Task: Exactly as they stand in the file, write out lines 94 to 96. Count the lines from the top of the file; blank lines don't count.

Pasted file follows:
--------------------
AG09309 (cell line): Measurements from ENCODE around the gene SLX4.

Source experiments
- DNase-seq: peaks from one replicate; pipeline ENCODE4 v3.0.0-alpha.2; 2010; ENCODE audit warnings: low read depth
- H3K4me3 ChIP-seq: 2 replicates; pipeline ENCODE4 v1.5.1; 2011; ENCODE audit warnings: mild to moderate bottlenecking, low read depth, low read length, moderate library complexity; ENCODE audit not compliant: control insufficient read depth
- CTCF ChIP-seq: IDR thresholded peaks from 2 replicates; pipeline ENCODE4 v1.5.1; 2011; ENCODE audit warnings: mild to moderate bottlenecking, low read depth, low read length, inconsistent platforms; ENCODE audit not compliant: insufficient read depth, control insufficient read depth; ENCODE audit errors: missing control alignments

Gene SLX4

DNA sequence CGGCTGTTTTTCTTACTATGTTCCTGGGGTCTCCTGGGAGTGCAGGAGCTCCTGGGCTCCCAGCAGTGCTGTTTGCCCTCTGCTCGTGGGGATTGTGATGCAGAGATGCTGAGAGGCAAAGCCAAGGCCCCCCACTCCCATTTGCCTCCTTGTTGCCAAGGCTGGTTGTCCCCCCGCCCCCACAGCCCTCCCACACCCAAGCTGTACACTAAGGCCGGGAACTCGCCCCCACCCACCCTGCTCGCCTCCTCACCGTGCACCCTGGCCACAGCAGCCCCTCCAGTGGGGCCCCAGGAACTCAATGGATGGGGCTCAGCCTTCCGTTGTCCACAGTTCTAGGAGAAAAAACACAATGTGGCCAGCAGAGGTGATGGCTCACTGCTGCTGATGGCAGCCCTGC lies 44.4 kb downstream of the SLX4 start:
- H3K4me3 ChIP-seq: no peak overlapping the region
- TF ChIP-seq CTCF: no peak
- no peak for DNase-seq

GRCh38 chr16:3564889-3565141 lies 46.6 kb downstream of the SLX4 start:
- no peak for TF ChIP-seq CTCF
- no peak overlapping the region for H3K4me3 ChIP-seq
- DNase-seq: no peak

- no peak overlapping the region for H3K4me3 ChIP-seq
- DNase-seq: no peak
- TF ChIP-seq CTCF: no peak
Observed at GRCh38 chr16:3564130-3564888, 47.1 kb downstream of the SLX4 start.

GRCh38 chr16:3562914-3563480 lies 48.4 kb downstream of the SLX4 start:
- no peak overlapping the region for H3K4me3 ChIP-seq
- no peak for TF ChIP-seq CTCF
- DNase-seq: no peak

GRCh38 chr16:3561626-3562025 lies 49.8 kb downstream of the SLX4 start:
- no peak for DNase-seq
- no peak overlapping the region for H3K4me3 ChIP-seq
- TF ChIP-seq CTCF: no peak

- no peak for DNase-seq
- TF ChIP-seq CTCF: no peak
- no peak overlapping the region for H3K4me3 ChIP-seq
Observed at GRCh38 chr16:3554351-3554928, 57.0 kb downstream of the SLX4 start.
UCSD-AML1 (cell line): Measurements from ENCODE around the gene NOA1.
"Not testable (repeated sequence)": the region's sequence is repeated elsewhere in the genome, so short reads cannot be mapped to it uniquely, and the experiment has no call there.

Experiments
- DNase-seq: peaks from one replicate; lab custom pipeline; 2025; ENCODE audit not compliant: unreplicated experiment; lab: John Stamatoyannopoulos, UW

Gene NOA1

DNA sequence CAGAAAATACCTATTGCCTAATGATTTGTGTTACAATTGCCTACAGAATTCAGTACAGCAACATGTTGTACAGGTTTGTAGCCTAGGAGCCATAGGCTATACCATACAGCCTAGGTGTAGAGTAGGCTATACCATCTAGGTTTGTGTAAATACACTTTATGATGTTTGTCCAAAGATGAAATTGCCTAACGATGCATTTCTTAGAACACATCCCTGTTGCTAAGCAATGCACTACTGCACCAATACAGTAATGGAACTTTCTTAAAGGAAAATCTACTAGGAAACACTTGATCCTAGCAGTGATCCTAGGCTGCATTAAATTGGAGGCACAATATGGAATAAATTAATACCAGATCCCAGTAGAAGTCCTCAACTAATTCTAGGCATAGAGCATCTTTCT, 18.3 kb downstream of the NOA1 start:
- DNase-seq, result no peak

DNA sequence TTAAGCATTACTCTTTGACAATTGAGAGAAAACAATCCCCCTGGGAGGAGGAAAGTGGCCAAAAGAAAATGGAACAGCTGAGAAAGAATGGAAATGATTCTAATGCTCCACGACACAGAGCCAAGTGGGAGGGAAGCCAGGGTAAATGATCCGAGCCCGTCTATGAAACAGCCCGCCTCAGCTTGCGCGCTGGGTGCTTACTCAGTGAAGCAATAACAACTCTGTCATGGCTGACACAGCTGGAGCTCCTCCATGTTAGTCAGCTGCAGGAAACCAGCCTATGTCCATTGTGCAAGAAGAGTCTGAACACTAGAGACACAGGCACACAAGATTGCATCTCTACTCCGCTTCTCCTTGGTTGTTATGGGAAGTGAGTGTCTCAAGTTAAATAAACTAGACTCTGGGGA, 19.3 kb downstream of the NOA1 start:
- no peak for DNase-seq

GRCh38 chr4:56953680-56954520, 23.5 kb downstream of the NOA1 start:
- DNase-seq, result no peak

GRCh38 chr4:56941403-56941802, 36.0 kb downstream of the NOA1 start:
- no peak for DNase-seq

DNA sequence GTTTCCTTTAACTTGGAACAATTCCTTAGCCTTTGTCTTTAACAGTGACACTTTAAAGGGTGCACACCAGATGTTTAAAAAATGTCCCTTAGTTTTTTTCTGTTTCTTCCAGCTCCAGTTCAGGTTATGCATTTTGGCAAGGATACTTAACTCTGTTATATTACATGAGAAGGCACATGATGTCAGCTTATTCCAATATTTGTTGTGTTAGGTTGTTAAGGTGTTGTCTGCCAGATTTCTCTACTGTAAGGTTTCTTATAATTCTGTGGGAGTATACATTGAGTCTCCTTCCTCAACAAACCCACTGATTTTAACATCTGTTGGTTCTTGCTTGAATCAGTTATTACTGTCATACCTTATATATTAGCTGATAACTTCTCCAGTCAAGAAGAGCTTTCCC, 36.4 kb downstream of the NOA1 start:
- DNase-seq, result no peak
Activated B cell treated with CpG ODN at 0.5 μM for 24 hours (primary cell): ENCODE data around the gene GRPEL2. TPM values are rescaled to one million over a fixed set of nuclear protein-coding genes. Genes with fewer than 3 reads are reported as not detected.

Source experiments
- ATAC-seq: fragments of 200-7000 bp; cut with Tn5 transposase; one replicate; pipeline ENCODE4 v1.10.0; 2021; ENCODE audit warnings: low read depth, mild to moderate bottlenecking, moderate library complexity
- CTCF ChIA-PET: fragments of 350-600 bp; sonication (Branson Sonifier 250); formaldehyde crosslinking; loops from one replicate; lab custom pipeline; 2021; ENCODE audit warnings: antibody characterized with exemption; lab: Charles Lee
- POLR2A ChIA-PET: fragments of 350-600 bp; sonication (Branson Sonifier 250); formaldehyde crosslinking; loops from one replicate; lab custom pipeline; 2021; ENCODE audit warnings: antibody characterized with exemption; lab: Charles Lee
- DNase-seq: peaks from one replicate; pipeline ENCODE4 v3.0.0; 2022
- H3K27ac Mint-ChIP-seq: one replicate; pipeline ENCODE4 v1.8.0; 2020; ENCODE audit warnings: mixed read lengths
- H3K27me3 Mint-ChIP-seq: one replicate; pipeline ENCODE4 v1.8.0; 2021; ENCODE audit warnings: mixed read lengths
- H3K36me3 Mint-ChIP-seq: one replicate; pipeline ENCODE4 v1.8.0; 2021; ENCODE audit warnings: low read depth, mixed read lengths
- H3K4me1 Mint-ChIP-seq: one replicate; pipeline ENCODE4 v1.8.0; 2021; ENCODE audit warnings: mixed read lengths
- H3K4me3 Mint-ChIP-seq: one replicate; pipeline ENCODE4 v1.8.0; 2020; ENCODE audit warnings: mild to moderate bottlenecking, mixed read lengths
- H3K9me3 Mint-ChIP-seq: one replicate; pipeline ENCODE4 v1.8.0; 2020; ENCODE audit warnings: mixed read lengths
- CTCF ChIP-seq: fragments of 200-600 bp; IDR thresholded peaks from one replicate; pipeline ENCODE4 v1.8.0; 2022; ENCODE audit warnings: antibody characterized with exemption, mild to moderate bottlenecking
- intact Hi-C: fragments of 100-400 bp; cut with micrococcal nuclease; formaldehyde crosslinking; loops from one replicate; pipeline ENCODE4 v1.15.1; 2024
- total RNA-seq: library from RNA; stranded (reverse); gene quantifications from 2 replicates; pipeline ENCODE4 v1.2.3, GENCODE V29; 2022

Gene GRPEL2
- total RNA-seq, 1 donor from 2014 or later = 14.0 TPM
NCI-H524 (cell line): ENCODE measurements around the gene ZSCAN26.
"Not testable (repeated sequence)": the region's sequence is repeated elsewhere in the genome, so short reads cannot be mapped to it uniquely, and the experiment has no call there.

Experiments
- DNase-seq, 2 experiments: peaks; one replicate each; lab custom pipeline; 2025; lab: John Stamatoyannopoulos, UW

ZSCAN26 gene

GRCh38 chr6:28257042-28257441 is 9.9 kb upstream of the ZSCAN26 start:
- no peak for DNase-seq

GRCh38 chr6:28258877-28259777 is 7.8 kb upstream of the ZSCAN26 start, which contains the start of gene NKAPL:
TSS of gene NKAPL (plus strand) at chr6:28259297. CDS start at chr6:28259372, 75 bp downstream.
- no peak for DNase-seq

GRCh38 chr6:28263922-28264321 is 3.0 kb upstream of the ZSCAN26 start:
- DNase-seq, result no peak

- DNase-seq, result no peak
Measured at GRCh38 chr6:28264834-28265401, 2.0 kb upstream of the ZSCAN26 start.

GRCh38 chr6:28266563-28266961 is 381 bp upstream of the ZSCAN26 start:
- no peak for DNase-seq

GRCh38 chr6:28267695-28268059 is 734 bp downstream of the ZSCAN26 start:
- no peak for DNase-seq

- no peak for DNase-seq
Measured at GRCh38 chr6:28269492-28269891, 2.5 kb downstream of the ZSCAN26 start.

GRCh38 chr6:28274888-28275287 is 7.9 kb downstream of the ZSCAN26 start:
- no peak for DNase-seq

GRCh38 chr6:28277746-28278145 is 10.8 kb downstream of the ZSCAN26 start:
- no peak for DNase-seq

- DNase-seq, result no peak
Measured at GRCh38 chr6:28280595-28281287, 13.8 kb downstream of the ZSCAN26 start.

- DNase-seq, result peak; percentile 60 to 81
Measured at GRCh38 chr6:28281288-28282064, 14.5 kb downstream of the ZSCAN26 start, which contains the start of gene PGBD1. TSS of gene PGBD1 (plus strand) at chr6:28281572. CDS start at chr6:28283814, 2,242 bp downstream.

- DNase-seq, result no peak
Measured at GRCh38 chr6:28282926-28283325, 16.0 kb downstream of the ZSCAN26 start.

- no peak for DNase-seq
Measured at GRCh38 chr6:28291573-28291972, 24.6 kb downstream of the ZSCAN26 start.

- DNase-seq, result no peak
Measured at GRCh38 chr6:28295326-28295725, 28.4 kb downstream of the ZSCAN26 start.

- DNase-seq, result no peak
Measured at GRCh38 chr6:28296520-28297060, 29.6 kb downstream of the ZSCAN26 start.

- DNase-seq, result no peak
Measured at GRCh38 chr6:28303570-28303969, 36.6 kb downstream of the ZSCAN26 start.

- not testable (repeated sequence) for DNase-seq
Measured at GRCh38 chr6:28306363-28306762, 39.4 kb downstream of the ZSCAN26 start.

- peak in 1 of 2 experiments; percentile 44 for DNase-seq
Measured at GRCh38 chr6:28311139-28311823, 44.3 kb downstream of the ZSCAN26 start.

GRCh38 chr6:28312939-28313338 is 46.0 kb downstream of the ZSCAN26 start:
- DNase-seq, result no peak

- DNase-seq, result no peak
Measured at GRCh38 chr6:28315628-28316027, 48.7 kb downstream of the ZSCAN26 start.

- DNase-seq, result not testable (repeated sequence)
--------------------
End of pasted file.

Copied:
Measured at GRCh38 chr6:28291573-28291972, 24.6 kb downstream of the ZSCAN26 start.

- DNase-seq, result no peak
Measured at GRCh38 chr6:28295326-28295725, 28.4 kb downstream of the ZSCAN26 start.